5 Furthermore, with NOTES IN COMMUTATIVE ALGEBRA: PART 2 5 And θ :M M m {m} + C 0 η :M lim M/M λ The following diagram commutes: m (m + M λ ) λ Λ lim M/M λ η α M θ M With this, we can now consider the most natural cases. For an A module M, there is a natural filter IM I 2 M I 3 M I 4 M.... Then, the completion with respect to this filter is called the Iadic completion and is denoted M I. Of particular interest is when I is a maximal ideal m. In this case we have an analog to the localization of a ring with respect to some prime ideal p. Proposition 1.7. The completion of a ring R with respect to a maximal ideal is a local ring with maximal ideal m m = {(0, a 2 +m 2, a 3 +m 3,... ) R/m i : a i a j mod m i for all j > i} Example 1.8. Consider the ring of polynomials R := k[x 1,..., x n ] over a field k. Then, (x 1,..., x n ) := m is a maximal ideal and the
6 6 KELLER VANDEBOGERT madic completion can be viewed as the ring of formal power series k[[x 1,..., x n ]]. To see this, define φ : Rm k[[x 1,..., x n ]] by sending f (f + m, f + m 2,... ). The preimage of any (f 1 + m, f 2 + m 2,... ) can be computed as f 1 + (f 2 f 1 ) + (f 3 f 2 )..., and this is trivially a homomorphism. Hence these rings are isomorphic. Example 1.9. Consider the ring Z. Then, consider the completion with respect to any prime ideal (p), where p is a prime number. This is also maximal, and we can view Z as the ring Z[p] by writing any integer in its base p expansion. Then the completion of Z with respect to this maximal ideal is of the form Z[[p]], where our addition is defined in base p. This is known as the ring of padic integers and is denoted Z p. These numbers are often written merely as digits of the form... a n... a 3 a 2 a 1 a 0, where 0 a i < p is the coefficient of p i in our power series expansion, and have some interesting properties. For example, in Z 2, = 0, so that = 1. Expanding this out in terms of the power series definition, we find that = 1 in the ring of 2adic integers. Indeed, in general we see that (p 1)(1 + p + p ) = 1 in Z p.
FILTERED RINGS AND MODULES. GRADINGS AND COMPLETIONS.
FILTERED RINGS AND MODULES. GRADINGS AND COMPLETIONS. Let A be a ring, for simplicity assumed commutative. A filtering, or filtration, of an A module M means a descending sequence of submodules M = M 0
More informationFormal power series rings, inverse limits, and Iadic completions of rings
Formal power series rings, inverse limits, and Iadic completions of rings Formal semigroup rings and formal power series rings We next want to explore the notion of a (formal) power series ring in finitely
More informationand this makes M into an Rmodule by (1.2). 2
1. Modules Definition 1.1. Let R be a commutative ring. A module over R is set M together with a binary operation, denoted +, which makes M into an abelian group, with 0 as the identity element, together
More information8 Complete fields and valuation rings
18.785 Number theory I Fall 2017 Lecture #8 10/02/2017 8 Complete fields and valuation rings In order to make further progress in our investigation of finite extensions L/K of the fraction field K of a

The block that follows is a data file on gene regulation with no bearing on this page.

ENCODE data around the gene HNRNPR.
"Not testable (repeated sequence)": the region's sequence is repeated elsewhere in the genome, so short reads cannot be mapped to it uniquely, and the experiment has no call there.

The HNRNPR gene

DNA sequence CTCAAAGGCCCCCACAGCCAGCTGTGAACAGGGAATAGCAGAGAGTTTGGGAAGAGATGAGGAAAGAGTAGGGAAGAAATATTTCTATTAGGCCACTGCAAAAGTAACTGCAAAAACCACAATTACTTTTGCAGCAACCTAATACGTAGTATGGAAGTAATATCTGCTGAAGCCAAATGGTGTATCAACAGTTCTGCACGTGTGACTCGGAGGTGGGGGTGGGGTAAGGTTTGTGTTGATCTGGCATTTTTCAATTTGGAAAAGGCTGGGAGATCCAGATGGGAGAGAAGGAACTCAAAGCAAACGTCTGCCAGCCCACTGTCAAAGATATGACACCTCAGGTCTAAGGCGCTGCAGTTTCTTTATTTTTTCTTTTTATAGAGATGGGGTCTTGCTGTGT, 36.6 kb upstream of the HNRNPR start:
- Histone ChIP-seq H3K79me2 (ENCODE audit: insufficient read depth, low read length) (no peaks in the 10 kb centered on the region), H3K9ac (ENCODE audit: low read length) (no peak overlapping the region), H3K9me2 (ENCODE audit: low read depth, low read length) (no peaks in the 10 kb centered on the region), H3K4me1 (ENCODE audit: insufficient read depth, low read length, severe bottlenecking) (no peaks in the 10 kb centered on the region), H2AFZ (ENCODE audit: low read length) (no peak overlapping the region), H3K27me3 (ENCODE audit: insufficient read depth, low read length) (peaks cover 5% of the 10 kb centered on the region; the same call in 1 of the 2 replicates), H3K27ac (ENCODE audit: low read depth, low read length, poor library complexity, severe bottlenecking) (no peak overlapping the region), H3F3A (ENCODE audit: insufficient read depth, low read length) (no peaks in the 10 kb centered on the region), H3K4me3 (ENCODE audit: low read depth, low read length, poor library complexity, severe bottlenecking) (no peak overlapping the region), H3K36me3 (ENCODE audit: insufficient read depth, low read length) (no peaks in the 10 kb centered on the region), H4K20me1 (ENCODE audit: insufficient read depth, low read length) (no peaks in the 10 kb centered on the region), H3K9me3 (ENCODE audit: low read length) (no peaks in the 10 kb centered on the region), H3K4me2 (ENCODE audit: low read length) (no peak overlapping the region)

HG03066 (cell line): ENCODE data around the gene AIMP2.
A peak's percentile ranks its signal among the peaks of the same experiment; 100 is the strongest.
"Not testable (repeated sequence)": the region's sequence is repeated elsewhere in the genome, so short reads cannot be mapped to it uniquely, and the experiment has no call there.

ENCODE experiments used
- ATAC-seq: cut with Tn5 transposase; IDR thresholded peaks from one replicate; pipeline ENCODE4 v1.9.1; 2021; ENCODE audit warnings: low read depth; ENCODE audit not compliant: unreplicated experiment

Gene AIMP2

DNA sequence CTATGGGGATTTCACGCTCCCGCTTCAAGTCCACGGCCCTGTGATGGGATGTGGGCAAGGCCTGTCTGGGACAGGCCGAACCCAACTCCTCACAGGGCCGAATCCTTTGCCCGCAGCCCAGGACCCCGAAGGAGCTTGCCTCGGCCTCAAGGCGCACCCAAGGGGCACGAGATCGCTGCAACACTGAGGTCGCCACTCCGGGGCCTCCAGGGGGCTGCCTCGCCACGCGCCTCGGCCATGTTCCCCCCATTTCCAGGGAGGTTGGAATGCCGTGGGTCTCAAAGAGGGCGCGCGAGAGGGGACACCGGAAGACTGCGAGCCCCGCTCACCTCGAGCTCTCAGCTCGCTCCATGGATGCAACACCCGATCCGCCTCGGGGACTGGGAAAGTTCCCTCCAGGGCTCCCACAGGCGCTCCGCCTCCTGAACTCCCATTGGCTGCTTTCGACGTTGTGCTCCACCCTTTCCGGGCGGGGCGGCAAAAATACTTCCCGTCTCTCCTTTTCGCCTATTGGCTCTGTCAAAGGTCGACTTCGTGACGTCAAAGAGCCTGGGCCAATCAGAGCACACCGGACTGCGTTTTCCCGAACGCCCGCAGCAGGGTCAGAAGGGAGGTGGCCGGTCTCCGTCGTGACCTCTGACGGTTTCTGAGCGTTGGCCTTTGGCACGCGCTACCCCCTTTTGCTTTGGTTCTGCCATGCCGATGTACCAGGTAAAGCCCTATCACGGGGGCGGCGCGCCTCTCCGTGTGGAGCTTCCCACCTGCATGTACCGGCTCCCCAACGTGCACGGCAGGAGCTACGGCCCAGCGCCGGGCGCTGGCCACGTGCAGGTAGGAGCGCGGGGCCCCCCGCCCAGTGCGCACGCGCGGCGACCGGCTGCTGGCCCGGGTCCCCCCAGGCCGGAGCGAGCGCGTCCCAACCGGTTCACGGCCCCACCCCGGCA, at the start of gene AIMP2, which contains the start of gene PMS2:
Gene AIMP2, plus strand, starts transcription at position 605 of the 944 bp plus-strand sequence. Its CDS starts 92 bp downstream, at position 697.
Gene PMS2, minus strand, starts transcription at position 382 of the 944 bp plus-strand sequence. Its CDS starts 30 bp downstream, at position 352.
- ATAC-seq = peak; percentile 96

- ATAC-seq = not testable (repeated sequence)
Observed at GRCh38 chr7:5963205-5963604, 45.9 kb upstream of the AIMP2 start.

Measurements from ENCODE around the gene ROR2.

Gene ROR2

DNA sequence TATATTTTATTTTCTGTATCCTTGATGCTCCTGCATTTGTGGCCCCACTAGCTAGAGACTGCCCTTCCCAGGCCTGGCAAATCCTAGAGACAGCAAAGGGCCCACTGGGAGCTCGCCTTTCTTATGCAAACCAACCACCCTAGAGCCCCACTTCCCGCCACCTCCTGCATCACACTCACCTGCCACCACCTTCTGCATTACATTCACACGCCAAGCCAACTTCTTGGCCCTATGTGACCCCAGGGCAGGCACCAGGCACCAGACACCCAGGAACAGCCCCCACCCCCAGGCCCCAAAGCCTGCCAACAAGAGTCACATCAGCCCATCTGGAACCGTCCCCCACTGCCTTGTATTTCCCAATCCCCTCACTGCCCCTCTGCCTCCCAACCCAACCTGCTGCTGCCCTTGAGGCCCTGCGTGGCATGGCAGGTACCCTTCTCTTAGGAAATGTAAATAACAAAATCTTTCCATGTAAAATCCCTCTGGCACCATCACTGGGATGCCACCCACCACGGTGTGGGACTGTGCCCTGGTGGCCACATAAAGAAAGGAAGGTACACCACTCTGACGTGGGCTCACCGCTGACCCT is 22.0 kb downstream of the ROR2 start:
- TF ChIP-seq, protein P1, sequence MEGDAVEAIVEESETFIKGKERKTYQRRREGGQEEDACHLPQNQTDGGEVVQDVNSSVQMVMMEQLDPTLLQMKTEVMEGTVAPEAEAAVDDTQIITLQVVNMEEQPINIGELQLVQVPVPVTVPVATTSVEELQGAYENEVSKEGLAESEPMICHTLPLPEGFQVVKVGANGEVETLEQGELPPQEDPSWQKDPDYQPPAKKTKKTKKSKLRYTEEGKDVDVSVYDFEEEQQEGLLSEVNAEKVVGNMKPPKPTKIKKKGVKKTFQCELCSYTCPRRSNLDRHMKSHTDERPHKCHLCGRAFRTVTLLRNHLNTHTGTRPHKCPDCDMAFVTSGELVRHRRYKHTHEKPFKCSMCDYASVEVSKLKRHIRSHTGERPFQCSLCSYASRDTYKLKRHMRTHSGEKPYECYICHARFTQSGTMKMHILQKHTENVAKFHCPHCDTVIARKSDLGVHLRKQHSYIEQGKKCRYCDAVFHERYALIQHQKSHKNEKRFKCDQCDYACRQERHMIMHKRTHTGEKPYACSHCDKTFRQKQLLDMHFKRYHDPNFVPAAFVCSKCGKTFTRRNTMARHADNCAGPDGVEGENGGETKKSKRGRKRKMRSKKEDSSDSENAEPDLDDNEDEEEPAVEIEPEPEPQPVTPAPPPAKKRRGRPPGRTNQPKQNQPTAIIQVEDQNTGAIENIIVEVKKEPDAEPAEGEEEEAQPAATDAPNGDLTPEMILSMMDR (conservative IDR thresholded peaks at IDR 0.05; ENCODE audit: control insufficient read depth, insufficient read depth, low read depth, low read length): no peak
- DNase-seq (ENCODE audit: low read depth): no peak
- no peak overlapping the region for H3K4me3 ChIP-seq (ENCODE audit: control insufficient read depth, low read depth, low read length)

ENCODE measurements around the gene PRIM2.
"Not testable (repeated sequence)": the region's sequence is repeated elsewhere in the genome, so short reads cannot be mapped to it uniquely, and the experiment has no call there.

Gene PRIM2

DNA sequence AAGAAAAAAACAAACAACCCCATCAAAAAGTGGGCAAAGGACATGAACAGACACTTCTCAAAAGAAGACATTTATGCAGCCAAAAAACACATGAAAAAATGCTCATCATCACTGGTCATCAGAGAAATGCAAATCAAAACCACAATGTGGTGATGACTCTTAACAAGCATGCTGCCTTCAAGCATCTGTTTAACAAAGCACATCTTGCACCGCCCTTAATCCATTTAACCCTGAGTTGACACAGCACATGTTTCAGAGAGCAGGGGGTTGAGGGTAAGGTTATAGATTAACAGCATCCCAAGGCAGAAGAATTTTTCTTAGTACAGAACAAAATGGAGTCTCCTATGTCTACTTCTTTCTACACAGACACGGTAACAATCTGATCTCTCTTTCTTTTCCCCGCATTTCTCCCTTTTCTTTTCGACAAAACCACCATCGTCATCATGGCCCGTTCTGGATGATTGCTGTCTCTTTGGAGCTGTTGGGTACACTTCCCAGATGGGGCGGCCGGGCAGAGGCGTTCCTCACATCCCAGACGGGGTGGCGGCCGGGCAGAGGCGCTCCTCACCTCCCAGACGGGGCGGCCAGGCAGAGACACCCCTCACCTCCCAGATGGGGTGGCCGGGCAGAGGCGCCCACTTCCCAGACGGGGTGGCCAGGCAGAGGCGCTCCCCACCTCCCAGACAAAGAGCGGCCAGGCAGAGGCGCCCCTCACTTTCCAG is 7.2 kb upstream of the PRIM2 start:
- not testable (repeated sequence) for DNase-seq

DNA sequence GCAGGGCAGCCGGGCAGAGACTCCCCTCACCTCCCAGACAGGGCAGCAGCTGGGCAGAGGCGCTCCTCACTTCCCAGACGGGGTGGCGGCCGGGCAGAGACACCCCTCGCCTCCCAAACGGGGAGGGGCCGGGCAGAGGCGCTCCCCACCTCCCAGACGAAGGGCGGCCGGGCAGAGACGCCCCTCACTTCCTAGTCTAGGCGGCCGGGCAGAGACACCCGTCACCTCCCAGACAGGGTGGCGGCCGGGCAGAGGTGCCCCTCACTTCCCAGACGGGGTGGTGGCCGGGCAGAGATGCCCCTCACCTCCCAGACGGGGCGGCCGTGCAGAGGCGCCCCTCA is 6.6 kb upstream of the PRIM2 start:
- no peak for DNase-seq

More informationProfinite Groups. Hendrik Lenstra. 1. Introduction
Profinite Groups Hendrik Lenstra 1. Introduction We begin informally with a motivation, relating profinite groups to the padic numbers. Let p be a prime number, and let Z p denote the ring of padic integers,
More informationMath 121 Homework 5: Notes on Selected Problems
Math 121 Homework 5: Notes on Selected Problems 12.1.2. Let M be a module over the integral domain R. (a) Assume that M has rank n and that x 1,..., x n is any maximal set of linearly independent elements
More informationMATH 205B NOTES 2010 COMMUTATIVE ALGEBRA 53
MATH 205B NOTES 2010 COMMUTATIVE ALGEBRA 53 10. Completion The real numbers are the completion of the rational numbers with respect to the usual absolute value norm. This means that any Cauchy sequence
More information1 Adeles over Q. 1.1 Absolute values
1 Adeles over Q 1.1 Absolute values Definition 1.1.1 (Absolute value) An absolute value on a field F is a nonnegative real valued function on F which satisfies the conditions: (i) x = 0 if and only if
More informationA Primer on Homological Algebra
A Primer on Homological Algebra Henry Y Chan July 12, 213 1 Modules For people who have taken the algebra sequence, you can pretty much skip the first section Before telling you what a module is, you probably
More informationCourse 311: Michaelmas Term 2005 Part III: Topics in Commutative Algebra
Course 311: Michaelmas Term 2005 Part III: Topics in Commutative Algebra D. R. Wilkins Contents 3 Topics in Commutative Algebra 2 3.1 Rings and Fields......................... 2 3.2 Ideals...............................
More informationMath 210B. Artin Rees and completions
Math 210B. Artin Rees and completions 1. Definitions and an example Let A be a ring, I an ideal, and M an Amodule. In class we defined the Iadic completion of M to be M = lim M/I n M. We will soon show
More informationBoolean Algebras, Boolean Rings and Stone s Representation Theorem
Boolean Algebras, Boolean Rings and Stone s Representation Theorem Hongtaek Jung December 27, 2017 Abstract This is a part of a supplementary note for a Logic and Set Theory course. The main goal is to
More informationA GLIMPSE OF ALGEBRAIC KTHEORY: Eric M. Friedlander
A GLIMPSE OF ALGEBRAIC KTHEORY: Eric M. Friedlander During the first three days of September, 1997, I had the privilege of giving a series of five lectures at the beginning of the School on Algebraic
More informationTHE TATE MODULE. Seminar: Elliptic curves and the Weil conjecture. Yassin Mousa. Z p
THE TATE MODULE Seminar: Elliptic curves and the Weil conjecture Yassin Mousa Abstract This paper refers to the 10th talk in the seminar Elliptic curves and the Weil conjecture supervised by Prof. Dr.